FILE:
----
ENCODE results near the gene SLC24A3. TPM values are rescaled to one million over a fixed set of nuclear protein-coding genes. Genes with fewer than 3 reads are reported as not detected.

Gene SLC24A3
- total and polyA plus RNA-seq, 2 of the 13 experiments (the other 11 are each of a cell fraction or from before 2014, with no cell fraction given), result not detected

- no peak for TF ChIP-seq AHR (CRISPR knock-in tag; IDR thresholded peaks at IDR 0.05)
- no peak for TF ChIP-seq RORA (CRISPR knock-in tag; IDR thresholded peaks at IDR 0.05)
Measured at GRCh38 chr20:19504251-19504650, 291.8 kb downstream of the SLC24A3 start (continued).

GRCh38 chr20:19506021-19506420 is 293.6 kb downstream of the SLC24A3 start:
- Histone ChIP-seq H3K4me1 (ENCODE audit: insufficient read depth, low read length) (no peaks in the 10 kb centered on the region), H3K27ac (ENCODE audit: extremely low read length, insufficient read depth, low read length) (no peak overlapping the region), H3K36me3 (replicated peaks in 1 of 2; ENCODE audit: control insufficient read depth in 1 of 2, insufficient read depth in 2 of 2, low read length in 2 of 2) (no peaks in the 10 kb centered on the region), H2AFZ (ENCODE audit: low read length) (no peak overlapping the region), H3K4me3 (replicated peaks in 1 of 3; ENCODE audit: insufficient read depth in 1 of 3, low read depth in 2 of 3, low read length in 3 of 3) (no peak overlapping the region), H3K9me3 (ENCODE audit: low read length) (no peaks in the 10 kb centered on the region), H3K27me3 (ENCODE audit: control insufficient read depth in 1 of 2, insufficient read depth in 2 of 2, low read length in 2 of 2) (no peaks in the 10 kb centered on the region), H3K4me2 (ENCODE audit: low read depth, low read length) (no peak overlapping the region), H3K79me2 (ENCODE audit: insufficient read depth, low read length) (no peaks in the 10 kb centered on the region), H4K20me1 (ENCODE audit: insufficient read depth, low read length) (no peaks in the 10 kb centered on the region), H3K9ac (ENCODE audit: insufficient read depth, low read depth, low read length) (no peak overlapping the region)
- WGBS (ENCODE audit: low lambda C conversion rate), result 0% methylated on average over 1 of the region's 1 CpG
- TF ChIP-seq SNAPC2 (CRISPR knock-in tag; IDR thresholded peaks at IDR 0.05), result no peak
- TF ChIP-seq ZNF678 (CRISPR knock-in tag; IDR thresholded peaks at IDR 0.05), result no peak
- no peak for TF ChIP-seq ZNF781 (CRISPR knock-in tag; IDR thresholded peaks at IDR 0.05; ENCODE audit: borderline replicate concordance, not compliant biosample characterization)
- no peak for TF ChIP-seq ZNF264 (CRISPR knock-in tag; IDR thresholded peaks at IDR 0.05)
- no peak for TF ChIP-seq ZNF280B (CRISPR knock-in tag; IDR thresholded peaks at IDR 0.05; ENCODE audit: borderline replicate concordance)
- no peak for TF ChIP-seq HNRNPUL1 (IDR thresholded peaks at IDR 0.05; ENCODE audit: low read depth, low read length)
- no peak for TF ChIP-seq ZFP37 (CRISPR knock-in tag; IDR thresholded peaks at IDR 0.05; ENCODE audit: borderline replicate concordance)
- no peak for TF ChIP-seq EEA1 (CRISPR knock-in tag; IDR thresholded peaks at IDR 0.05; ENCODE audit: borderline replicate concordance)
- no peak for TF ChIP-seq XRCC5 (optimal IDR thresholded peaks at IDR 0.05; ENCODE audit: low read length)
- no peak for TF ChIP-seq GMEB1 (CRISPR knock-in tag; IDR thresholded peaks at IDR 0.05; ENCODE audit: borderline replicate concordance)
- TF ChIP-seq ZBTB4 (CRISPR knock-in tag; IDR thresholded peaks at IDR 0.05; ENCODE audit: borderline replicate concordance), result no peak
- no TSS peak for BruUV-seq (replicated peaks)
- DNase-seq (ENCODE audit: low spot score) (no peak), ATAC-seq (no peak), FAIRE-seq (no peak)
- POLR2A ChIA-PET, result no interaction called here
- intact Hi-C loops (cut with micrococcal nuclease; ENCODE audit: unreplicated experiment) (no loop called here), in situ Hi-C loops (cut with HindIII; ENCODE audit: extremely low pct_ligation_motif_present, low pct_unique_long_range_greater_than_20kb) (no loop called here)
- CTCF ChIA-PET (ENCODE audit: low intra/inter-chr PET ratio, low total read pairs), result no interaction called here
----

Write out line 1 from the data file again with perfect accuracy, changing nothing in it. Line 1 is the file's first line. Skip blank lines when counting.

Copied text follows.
ENCODE results near the gene SLC24A3. TPM values are rescaled to one million over a fixed set of nuclear protein-coding genes. Genes with fewer than 3 reads are reported as not detected.